Kotlin Programming Language
Welcome to Kotlin! Some handy links:
- Kotlin Site
- Getting Started Guide
- Try Kotlin
- Kotlin Standard Library
- Issue Tracker
- Kotlin Blog
- Follow Kotlin on Twitter
- Public Slack channel
- TeamCity CI build
Build environment requirements
In order to build Kotlin distribution you need to have:
Apache Ant 1.9.4 and higher
JDK 1.6, 1.7 and 1.8
Setup environment variables as following:
JAVA_HOME="path to JDK 1.8" JDK_16="path to JDK 1.6" JDK_17="path to JDK 1.7" JDK_18="path to JDK 1.8"
For local development, if you're not working on bytecode generation or the standard library, it's OK to have only JDK 8 installed, and to point all of the environment variables mentioned above to your JDK 8 installation.
You also can use Gradle properties to setup JDK_* variables.
Note: The JDK 6 for MacOS is not available on Oracle's site. You can download it here.
To build this project, first time you try to build you need to run this:
ant -f update_dependencies.xml
which will setup the dependencies on
intellij-coreis a part of command line compiler and contains only necessary APIs.
idea-fullis a full blown IntelliJ IDEA Community Edition to be used in the plugin module.
Then, you may run Gradle to build the project and run tests, using:
command on Unix/macOS, or
Important gradle tasks
clean- clean build results
dist- assembles the compiler distribution into
ideaPlugin- assembles the Kotlin IDEA plugin distribution into
install- build and install all public artifacts into local maven repository
runIde- build IDEA plugin and run IDEA with it
coreLibsTest- build and run stdlib, reflect and kotlin-test tests
gradlePluginsTest- build and run gradle plugin tests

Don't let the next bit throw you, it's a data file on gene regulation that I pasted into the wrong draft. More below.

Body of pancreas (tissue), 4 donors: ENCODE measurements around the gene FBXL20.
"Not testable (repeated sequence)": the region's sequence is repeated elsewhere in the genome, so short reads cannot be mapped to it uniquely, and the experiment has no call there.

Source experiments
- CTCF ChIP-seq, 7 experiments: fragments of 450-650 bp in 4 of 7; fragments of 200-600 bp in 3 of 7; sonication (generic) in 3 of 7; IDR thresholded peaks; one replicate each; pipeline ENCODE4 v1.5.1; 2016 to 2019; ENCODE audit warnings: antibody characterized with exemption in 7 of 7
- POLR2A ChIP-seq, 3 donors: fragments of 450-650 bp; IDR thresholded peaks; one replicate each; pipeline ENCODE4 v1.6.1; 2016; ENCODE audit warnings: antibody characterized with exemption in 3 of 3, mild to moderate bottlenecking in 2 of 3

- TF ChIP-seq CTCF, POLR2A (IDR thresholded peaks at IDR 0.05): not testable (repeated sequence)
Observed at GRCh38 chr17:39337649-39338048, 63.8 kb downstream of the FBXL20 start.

compilerTest- build and run all compiler tests
ideaPluginTest- build and run all IDEA plugin tests
OPTIONAL: Some artifacts, mainly Maven plugin ones, are built separately by Maven: go into
libraries directory after building the compiler and run:
Refer to libraries/ReadMe.md for details.
Working with the project in IntelliJ IDEA
Working with the Kotlin project requires IntelliJ IDEA 2017.3. You can download an Early Access Preview version of IntelliJ IDEA 2017.3 here.
To import the project in Intellij choose project directory in Open project dialog. Then, after project opened, Select
Module from Existing Sources in the menu, and select
build.gradle.kts file in the project's root folder.
In the import dialog, select
use default gradle wrapper.
To be able to run tests from IntelliJ easily, check
Delegate IDE build/run actions to Gradle in the Gradle runner settings.
At this time, you can use the latest released 1.1.x version of the Kotlin plugin for working with the code. To make sure you have the latest version installed, use Tools | Kotlin | Configure Kotlin Plugin Updates and press "Check for updates now".
Compiling and running
From this root project there are Run/Debug Configurations for running IDEA or the Compiler Tests for example; so if you want to try out the latest and greatest IDEA plugin
- VCS -> Git -> Pull
- Run the "IDEA" run configuration in the project
- a child IntelliJ IDEA with the Kotlin plugin will then startup
We love contributions! There's lots to do on Kotlin and on the standard library so why not chat with us about what you're interested in doing? Please join the #kontributors channel in our Slack chat and let us know about your plans.
If you want to find some issues to start off with, try this query which should find all Kotlin issues that marked as "up-for-grabs".
Currently only committers can assign issues to themselves so just add a comment if you're starting work on it.
A nice gentle way to contribute would be to review the standard library docs and find classes or functions which are not documented very well and submit a patch.
In particular it'd be great if all functions included a nice example of how to use it such as for the
This is implemented using the
@sample macro to include code from a test function. The benefits of this approach are twofold; First, the API's documentation is improved via beneficial examples that help new users and second, the code coverage is increased.
Some of the code in the standard library is created by generating code from templates. See the README in the stdlib section for how run the code generator. The existing templates can be used as examples for creating new ones.
If you create your own fork, it might help to enable rebase by default when you pull by executing
git config --global pull.rebase true
This will avoid your local repo having too many merge commits which will help keep your pull request simple and easy to apply.